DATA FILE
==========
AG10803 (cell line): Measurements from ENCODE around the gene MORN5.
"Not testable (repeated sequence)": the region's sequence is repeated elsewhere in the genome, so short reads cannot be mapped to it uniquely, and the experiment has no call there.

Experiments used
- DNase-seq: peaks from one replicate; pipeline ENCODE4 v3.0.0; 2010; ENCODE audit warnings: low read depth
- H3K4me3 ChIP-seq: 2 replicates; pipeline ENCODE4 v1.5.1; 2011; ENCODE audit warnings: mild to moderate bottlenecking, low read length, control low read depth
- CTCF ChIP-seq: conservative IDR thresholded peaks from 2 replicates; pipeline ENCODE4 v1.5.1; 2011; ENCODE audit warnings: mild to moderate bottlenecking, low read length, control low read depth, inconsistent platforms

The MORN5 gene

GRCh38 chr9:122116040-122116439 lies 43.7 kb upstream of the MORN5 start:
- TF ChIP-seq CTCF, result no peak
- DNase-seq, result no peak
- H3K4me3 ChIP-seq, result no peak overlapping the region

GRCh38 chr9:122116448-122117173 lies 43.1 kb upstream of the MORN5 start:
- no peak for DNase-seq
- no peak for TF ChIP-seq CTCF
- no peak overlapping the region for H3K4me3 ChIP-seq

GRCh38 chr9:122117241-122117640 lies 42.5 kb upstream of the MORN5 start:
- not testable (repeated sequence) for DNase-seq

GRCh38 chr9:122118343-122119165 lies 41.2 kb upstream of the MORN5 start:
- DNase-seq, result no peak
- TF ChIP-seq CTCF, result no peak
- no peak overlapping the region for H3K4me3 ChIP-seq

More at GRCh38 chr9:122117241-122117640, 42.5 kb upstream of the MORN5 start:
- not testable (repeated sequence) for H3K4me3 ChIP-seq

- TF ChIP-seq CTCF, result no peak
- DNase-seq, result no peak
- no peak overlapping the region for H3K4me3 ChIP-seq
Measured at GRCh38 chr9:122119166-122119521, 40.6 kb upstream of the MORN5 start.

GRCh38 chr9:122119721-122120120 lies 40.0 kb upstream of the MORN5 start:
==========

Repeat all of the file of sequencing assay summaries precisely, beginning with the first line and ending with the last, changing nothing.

AG10803 (cell line): Measurements from ENCODE around the gene MORN5.
"Not testable (repeated sequence)": the region's sequence is repeated elsewhere in the genome, so short reads cannot be mapped to it uniquely, and the experiment has no call there.

Experiments used
- DNase-seq: peaks from one replicate; pipeline ENCODE4 v3.0.0; 2010; ENCODE audit warnings: low read depth
- H3K4me3 ChIP-seq: 2 replicates; pipeline ENCODE4 v1.5.1; 2011; ENCODE audit warnings: mild to moderate bottlenecking, low read length, control low read depth
- CTCF ChIP-seq: conservative IDR thresholded peaks from 2 replicates; pipeline ENCODE4 v1.5.1; 2011; ENCODE audit warnings: mild to moderate bottlenecking, low read length, control low read depth, inconsistent platforms

The MORN5 gene

GRCh38 chr9:122116040-122116439 lies 43.7 kb upstream of the MORN5 start:
- TF ChIP-seq CTCF, result no peak
- DNase-seq, result no peak
- H3K4me3 ChIP-seq, result no peak overlapping the region

GRCh38 chr9:122116448-122117173 lies 43.1 kb upstream of the MORN5 start:
- no peak for DNase-seq
- no peak for TF ChIP-seq CTCF
- no peak overlapping the region for H3K4me3 ChIP-seq

GRCh38 chr9:122117241-122117640 lies 42.5 kb upstream of the MORN5 start:
- not testable (repeated sequence) for DNase-seq

GRCh38 chr9:122118343-122119165 lies 41.2 kb upstream of the MORN5 start:
- DNase-seq, result no peak
- TF ChIP-seq CTCF, result no peak
- no peak overlapping the region for H3K4me3 ChIP-seq

More at GRCh38 chr9:122117241-122117640, 42.5 kb upstream of the MORN5 start:
- not testable (repeated sequence) for H3K4me3 ChIP-seq

- TF ChIP-seq CTCF, result no peak
- DNase-seq, result no peak
- no peak overlapping the region for H3K4me3 ChIP-seq
Measured at GRCh38 chr9:122119166-122119521, 40.6 kb upstream of the MORN5 start.

GRCh38 chr9:122119721-122120120 lies 40.0 kb upstream of the MORN5 start: